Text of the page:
I'm concerned that the speeding bullet of genomic discovery is going to outpace our ability to keep up with the demand for tests and our ability to fold the results and knowledge back into the EHR for consumption at the point of care and the process of delivering care.
This quest for "personalized medicine" seems like a supply chain of data-- i.e., Are we generating the data content in the machinery of healthcare to enable the production of personalized medicine? In my limited brain, the supply chain of data includes these data types and sources:
• Patient demographic data (Registration, patient reported, etc.)
• Clinical treatment data (Epic, Cerner, pharmacy, claims data, etc.)
• Clinical outcomes data (Epic, Cerner, pathology labs, diagnostic labs, other diagnostics, patient reported outcomes etc.)
• Familial data (Patient reported)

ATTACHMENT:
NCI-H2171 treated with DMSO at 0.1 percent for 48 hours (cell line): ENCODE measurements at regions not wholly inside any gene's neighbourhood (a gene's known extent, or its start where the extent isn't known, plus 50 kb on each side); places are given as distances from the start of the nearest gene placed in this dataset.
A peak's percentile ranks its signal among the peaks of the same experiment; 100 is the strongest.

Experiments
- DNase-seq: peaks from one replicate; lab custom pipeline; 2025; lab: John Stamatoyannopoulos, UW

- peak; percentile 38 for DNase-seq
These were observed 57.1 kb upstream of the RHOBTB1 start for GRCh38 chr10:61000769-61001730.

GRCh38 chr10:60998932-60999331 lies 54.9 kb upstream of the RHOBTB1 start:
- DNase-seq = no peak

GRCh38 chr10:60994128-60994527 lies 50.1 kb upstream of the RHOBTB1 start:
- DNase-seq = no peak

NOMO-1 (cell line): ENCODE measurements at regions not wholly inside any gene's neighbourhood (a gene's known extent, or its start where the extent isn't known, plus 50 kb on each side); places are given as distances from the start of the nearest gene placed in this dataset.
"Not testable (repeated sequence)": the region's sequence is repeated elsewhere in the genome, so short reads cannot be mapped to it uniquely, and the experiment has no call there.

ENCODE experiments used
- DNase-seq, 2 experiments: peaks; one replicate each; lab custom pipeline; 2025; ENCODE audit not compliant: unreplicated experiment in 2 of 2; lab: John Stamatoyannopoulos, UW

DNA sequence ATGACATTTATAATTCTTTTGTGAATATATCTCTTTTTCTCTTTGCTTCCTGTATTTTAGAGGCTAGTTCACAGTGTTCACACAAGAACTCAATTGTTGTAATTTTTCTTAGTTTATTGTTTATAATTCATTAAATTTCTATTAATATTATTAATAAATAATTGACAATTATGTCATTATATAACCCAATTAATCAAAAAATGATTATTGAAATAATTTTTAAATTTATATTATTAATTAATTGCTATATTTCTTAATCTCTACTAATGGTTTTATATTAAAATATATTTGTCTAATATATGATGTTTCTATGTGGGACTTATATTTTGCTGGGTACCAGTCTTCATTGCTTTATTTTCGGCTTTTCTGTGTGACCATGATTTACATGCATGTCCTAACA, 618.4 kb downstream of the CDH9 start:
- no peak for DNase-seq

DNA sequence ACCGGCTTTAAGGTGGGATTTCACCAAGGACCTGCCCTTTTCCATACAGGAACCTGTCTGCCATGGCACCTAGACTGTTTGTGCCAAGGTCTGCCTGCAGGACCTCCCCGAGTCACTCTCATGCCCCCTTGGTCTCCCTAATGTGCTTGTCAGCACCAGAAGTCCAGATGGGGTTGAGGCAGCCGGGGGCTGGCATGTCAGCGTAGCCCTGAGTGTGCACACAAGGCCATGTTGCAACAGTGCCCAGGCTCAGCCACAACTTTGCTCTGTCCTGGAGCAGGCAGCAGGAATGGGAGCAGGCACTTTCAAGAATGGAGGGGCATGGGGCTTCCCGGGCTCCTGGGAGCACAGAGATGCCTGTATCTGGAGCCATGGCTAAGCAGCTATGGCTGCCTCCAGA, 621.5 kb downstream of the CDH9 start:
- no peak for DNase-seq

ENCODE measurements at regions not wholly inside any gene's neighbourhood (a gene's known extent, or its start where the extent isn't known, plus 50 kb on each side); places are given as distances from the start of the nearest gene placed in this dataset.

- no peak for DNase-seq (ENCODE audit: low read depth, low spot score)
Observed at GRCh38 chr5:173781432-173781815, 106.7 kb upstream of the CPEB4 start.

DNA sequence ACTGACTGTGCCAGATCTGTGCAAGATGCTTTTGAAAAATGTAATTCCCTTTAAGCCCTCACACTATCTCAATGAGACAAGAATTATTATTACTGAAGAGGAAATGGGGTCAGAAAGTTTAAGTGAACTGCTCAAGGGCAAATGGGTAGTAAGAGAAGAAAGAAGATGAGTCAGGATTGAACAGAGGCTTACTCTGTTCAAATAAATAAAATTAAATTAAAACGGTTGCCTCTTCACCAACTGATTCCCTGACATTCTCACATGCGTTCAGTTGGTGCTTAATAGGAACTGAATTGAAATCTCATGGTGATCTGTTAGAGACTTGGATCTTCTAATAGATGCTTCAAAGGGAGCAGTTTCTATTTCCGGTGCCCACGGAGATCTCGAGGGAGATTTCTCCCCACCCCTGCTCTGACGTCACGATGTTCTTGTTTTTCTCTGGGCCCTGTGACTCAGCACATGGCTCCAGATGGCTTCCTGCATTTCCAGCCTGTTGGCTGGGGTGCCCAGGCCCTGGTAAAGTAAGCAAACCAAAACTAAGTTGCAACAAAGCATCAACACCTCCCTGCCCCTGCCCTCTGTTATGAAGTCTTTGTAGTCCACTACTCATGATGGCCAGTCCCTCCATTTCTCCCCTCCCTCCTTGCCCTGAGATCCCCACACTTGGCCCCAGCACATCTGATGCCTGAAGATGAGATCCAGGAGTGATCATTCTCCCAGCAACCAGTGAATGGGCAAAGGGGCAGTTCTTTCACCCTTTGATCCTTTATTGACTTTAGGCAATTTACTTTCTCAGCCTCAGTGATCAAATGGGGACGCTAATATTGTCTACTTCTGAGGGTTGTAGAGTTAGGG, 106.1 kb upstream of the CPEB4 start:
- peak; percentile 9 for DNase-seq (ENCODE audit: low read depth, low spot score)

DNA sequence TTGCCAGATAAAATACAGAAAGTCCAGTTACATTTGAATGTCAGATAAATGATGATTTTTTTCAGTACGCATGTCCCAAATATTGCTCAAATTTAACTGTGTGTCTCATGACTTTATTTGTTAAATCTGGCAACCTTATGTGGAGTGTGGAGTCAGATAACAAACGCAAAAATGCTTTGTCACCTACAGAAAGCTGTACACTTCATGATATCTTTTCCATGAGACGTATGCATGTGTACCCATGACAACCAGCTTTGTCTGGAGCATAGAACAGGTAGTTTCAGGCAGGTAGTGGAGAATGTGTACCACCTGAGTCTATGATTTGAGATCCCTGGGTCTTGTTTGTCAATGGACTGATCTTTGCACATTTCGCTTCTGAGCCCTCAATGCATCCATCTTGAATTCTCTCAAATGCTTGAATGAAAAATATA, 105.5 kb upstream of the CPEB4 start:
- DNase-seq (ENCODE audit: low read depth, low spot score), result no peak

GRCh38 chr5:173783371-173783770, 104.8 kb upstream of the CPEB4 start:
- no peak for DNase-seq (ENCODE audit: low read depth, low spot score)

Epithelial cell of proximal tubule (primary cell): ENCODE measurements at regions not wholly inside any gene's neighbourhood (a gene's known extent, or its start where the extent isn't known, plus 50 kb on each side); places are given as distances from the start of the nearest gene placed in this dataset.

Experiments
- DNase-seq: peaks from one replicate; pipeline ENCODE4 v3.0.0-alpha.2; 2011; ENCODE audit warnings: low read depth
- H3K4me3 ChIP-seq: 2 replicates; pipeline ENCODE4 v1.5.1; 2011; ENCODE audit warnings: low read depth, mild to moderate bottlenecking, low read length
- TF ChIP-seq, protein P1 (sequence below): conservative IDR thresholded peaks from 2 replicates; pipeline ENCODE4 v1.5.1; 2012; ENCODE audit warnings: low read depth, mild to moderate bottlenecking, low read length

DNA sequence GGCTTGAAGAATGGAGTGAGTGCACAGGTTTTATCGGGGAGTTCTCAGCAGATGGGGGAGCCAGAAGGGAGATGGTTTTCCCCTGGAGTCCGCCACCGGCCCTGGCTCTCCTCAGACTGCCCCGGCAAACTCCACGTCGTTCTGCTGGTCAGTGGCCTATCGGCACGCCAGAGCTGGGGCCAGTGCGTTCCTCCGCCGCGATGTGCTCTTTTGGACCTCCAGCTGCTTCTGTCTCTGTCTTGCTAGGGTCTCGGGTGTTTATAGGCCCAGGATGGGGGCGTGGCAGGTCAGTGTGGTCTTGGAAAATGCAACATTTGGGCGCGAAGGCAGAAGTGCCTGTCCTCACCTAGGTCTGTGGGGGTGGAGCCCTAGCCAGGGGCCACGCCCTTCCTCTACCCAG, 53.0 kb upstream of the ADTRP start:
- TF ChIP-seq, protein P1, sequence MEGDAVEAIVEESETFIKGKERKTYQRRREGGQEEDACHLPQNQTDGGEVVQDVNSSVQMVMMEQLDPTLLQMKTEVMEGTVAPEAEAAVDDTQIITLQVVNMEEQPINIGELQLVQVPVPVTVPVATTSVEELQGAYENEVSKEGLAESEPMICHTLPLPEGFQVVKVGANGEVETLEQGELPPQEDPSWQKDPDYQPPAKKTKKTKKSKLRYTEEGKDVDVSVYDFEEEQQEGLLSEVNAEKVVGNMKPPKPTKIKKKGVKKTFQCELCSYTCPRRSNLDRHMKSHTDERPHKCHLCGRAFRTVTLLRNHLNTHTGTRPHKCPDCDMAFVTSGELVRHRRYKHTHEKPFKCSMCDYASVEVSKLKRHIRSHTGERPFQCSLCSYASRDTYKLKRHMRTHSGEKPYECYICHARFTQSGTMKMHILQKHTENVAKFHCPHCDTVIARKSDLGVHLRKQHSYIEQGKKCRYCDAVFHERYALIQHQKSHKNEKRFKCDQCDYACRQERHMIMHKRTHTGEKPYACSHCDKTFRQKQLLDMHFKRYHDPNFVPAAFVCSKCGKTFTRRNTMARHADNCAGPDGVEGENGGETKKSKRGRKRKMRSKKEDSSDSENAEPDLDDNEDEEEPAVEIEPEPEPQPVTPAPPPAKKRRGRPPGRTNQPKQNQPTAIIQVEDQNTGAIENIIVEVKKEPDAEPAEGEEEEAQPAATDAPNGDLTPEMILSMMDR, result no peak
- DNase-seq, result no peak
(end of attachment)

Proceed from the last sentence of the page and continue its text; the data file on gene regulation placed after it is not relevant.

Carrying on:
• Biological data (Labs)
Yesterday, at a demonstration of Xenobase at Childrens Memorial Research Center, as I was walking through this mental checklist of supply chain data content and sources, a couple of things struck me: (1) If I wanted my genome analyzed for inherited disease tendencies, I wouldn't know who to ask at Northwestern for that analysis; and (2) I didn't know if our hospital labs were running those tests or not and whether that data was somehow making its way back into our Cerner or Epic EHRs, or our Enterprise Data Warehouse. However, I do know that the Northwestern Core Genetics lab can run the tests... but how does that data make its way into my EHR? I can have commercial organizations like www.23andme.com run a personal DNA analysis... but I wouldn't know what to do with the results if they indicated a genetic risk of disease, nor would I know if I should trust the results, in any case.